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County hands out fish to help fight spread of mosquito-borne diseases

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PHOENIX – One front in Maricopa County’s battle against mosquito-borne diseases begins in this tank filled with thousands of tiny fish.

Soon they will be dining on mosquito larvae in green pools, backyard ponds or fountains around the Valley and in the process helping curb the West Nile virus.

The Vector Control Division within the Maricopa County Environmental Services Department has handed out gambusia, a 1- to 2-inch-long fish native to the Gulf of Mexico, for more than 20 years. But more residents are picking up the fish these days due to West Nile concerns, said Johnny Diloné, a spokesman for the department.

Just one female gambusia can eat several hundred mosquito larvae in a day, and 15 can clean a pool that’s breeding mosquitoes, said David Guerrieri, field supervisor with the Vector Control Division.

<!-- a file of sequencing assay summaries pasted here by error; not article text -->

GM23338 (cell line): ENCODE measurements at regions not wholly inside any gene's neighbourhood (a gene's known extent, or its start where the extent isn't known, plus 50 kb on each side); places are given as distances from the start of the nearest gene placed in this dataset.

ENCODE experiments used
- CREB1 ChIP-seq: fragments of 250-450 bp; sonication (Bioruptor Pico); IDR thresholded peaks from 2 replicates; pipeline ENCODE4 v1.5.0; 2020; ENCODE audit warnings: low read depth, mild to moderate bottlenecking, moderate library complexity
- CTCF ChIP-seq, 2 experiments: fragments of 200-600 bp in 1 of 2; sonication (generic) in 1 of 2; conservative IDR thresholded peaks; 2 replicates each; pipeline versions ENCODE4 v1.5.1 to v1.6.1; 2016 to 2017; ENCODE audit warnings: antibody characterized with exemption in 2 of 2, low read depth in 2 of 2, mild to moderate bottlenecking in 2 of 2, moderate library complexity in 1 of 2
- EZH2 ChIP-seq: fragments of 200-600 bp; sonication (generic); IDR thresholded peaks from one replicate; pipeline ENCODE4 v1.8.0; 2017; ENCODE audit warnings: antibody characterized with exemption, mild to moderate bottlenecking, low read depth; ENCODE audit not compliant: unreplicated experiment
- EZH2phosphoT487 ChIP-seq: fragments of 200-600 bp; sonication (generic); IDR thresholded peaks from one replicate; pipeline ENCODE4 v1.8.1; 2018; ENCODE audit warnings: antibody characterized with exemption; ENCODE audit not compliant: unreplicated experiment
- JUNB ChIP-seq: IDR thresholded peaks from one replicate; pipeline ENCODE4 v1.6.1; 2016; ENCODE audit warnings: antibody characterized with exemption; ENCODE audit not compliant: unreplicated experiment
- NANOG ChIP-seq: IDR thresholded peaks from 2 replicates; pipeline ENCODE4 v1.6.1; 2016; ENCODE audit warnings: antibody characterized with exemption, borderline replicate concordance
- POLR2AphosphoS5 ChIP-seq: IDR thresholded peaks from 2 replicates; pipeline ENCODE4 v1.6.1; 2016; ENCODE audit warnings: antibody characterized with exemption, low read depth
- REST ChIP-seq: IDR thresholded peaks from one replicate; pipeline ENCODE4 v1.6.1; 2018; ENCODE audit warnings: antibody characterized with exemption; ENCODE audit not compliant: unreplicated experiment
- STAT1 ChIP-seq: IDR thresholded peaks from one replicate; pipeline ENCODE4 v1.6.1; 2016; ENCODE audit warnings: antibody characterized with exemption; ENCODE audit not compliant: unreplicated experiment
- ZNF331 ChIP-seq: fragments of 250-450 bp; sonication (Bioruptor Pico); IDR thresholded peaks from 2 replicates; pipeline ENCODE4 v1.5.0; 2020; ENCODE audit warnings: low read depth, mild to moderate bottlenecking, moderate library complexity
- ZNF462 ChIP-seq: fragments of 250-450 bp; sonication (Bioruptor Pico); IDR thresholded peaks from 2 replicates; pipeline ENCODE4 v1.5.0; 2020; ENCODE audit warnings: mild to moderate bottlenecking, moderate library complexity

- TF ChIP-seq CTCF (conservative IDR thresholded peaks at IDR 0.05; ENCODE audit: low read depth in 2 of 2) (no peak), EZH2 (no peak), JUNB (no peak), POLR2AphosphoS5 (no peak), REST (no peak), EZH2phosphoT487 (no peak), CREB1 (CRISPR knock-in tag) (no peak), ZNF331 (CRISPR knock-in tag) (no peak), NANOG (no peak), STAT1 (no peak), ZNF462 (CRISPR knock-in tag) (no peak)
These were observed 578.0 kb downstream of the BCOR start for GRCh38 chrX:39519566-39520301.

“They’ll eat organic material, they’ll eat algae, they’ll eat themselves if they have to,” he said. “They are not too picky.”

Guerrieri said about 300 people have come to the division’s offices to get fish so far in 2011, while about 700 came in 2010. Several official websites link to information on the program, and media attention and word of mouth generate interest, he said.

The division has 26 inspectors to deal with pools that have turned green with algae at abandoned and vacant properties or when owners can’t afford to clean pools or are physically unable to do so. Enlisting the help of residents by distributing mosquito-eating fish makes that task more manageable, Guerrieri said.

“It saves us time,” he said.

The inspectors use the fish as well, leaving 15-20 after treating a green pool with chemicals, Guerrieri said.

He called the use of gambusia an “effort to be green, to use the minimum of pesticides as possible.” The division urges residents who take the fish not to release them into waterways, where they could compete with native fish.

Maricopa County has had 28 cases of the West Nile virus in 2011, two of them fatal. Jeanene Fowler, a spokeswoman for the Maricopa County Department of Public Health, said there are likely cases that go unreported.